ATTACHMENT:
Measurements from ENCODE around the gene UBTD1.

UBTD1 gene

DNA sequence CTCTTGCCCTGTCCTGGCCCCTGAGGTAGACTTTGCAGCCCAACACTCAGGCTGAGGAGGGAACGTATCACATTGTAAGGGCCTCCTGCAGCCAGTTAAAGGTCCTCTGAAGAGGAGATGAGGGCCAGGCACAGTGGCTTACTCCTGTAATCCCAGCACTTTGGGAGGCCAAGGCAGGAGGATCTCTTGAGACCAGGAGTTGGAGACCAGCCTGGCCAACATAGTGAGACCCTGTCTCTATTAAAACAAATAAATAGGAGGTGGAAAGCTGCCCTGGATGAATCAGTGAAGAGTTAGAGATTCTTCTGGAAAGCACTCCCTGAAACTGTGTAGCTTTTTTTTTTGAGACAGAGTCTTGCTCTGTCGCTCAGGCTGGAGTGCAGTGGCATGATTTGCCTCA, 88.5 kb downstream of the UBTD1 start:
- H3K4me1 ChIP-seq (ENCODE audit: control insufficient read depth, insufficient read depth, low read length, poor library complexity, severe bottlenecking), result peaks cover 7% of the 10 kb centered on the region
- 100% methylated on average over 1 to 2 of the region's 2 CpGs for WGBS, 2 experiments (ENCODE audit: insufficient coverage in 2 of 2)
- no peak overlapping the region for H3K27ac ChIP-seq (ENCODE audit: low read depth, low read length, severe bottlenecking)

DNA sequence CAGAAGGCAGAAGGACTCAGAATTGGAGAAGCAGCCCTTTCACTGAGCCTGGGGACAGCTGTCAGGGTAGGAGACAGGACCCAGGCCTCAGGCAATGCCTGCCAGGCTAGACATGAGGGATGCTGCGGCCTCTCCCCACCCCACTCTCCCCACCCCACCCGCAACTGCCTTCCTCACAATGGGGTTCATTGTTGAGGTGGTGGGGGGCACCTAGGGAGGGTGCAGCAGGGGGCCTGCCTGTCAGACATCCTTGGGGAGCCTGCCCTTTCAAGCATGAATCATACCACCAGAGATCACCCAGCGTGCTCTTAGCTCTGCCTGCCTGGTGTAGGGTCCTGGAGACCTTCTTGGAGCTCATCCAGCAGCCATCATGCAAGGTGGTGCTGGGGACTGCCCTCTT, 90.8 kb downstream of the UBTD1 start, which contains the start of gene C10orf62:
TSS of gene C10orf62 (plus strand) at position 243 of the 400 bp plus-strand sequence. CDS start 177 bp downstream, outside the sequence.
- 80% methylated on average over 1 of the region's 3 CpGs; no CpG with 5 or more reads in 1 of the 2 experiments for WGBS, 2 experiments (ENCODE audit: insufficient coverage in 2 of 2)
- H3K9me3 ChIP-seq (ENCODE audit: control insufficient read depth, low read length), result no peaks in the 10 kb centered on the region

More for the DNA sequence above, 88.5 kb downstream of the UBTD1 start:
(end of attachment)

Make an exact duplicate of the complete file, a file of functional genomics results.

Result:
Measurements from ENCODE around the gene UBTD1.

UBTD1 gene

DNA sequence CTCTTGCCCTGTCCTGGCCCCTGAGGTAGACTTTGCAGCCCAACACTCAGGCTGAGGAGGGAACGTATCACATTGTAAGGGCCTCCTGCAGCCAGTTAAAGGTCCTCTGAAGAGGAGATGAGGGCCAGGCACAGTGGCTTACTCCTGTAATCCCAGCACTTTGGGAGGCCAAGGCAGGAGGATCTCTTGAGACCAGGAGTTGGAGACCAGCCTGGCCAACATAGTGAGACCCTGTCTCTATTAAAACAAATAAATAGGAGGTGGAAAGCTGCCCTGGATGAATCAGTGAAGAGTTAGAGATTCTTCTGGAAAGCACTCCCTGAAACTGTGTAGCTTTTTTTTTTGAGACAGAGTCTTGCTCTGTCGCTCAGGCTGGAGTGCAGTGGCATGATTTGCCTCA, 88.5 kb downstream of the UBTD1 start:
- H3K4me1 ChIP-seq (ENCODE audit: control insufficient read depth, insufficient read depth, low read length, poor library complexity, severe bottlenecking), result peaks cover 7% of the 10 kb centered on the region
- 100% methylated on average over 1 to 2 of the region's 2 CpGs for WGBS, 2 experiments (ENCODE audit: insufficient coverage in 2 of 2)
- no peak overlapping the region for H3K27ac ChIP-seq (ENCODE audit: low read depth, low read length, severe bottlenecking)

DNA sequence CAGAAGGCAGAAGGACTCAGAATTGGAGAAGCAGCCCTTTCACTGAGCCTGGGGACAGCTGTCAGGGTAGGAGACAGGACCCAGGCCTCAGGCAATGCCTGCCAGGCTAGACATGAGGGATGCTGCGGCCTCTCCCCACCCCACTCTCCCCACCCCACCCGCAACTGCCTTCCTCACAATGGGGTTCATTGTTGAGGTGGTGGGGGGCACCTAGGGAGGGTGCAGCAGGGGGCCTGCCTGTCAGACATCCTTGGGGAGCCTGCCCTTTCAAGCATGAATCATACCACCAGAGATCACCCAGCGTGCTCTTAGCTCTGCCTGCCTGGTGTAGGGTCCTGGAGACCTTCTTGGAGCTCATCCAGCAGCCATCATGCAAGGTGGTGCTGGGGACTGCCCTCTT, 90.8 kb downstream of the UBTD1 start, which contains the start of gene C10orf62:
TSS of gene C10orf62 (plus strand) at position 243 of the 400 bp plus-strand sequence. CDS start 177 bp downstream, outside the sequence.
- 80% methylated on average over 1 of the region's 3 CpGs; no CpG with 5 or more reads in 1 of the 2 experiments for WGBS, 2 experiments (ENCODE audit: insufficient coverage in 2 of 2)
- H3K9me3 ChIP-seq (ENCODE audit: control insufficient read depth, low read length), result no peaks in the 10 kb centered on the region

More for the DNA sequence above, 88.5 kb downstream of the UBTD1 start: